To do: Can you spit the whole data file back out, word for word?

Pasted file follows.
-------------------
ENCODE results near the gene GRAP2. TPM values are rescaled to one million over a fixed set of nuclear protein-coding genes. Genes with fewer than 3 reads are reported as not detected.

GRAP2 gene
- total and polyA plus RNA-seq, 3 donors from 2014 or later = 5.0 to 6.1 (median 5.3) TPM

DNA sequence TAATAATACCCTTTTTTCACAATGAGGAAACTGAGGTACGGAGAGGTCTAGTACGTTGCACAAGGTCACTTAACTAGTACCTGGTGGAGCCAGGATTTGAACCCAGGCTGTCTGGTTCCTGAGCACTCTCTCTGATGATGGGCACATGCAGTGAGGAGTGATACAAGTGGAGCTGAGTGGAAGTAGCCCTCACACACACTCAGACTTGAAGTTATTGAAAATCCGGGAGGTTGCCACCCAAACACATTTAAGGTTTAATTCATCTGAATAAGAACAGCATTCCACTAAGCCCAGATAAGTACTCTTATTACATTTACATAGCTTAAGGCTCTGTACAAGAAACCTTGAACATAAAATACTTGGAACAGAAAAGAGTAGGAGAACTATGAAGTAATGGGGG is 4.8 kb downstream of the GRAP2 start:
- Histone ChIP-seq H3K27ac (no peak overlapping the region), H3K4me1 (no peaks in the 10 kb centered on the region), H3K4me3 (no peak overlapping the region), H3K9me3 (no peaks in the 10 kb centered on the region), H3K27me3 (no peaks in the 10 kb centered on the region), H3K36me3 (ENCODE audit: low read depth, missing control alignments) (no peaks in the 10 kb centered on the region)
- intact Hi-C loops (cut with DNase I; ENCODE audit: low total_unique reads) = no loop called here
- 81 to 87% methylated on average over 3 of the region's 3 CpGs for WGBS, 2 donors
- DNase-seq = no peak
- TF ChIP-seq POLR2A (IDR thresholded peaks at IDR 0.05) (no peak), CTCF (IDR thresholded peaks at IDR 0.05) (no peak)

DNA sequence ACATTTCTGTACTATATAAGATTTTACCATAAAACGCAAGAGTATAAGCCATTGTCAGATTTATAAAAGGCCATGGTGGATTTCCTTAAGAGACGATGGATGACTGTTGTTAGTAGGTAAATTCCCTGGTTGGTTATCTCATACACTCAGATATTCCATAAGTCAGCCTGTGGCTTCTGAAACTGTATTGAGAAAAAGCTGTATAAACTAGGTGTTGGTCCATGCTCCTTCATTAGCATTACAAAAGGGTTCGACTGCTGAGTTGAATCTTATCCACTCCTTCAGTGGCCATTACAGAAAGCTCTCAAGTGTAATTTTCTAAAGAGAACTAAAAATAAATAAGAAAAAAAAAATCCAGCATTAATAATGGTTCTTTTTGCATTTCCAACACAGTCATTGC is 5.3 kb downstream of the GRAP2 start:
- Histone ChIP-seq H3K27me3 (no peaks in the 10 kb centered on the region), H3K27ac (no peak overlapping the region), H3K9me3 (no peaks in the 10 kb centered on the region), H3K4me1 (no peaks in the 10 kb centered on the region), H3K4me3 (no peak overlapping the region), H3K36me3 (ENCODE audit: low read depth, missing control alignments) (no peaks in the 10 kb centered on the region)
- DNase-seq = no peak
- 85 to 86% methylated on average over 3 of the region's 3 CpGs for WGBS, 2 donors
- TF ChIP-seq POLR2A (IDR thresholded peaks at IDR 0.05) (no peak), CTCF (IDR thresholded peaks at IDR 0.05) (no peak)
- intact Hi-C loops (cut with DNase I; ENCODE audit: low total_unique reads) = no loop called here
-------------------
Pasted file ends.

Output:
ENCODE results near the gene GRAP2. TPM values are rescaled to one million over a fixed set of nuclear protein-coding genes. Genes with fewer than 3 reads are reported as not detected.

GRAP2 gene
- total and polyA plus RNA-seq, 3 donors from 2014 or later = 5.0 to 6.1 (median 5.3) TPM

DNA sequence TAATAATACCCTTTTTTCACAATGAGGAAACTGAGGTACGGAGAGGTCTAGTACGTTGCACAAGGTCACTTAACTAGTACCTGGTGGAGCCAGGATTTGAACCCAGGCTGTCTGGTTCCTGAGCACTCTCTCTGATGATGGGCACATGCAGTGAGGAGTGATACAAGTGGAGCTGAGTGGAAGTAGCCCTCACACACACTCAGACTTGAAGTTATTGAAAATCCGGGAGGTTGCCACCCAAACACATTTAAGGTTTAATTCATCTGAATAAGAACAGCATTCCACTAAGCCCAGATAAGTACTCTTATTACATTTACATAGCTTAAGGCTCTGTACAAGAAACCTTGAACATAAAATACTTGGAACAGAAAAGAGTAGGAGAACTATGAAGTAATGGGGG is 4.8 kb downstream of the GRAP2 start:
- Histone ChIP-seq H3K27ac (no peak overlapping the region), H3K4me1 (no peaks in the 10 kb centered on the region), H3K4me3 (no peak overlapping the region), H3K9me3 (no peaks in the 10 kb centered on the region), H3K27me3 (no peaks in the 10 kb centered on the region), H3K36me3 (ENCODE audit: low read depth, missing control alignments) (no peaks in the 10 kb centered on the region)
- intact Hi-C loops (cut with DNase I; ENCODE audit: low total_unique reads) = no loop called here
- 81 to 87% methylated on average over 3 of the region's 3 CpGs for WGBS, 2 donors
- DNase-seq = no peak
- TF ChIP-seq POLR2A (IDR thresholded peaks at IDR 0.05) (no peak), CTCF (IDR thresholded peaks at IDR 0.05) (no peak)

DNA sequence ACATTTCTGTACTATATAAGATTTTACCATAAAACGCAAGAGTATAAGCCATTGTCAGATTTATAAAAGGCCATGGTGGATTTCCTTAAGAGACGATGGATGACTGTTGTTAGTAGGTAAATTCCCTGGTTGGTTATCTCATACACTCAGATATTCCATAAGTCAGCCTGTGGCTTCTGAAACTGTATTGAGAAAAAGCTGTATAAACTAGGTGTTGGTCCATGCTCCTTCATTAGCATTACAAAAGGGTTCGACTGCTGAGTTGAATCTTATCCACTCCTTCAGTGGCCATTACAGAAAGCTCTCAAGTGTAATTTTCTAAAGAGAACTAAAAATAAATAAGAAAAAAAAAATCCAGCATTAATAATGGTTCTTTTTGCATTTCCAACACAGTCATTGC is 5.3 kb downstream of the GRAP2 start:
- Histone ChIP-seq H3K27me3 (no peaks in the 10 kb centered on the region), H3K27ac (no peak overlapping the region), H3K9me3 (no peaks in the 10 kb centered on the region), H3K4me1 (no peaks in the 10 kb centered on the region), H3K4me3 (no peak overlapping the region), H3K36me3 (ENCODE audit: low read depth, missing control alignments) (no peaks in the 10 kb centered on the region)
- DNase-seq = no peak
- 85 to 86% methylated on average over 3 of the region's 3 CpGs for WGBS, 2 donors
- TF ChIP-seq POLR2A (IDR thresholded peaks at IDR 0.05) (no peak), CTCF (IDR thresholded peaks at IDR 0.05) (no peak)
- intact Hi-C loops (cut with DNase I; ENCODE audit: low total_unique reads) = no loop called here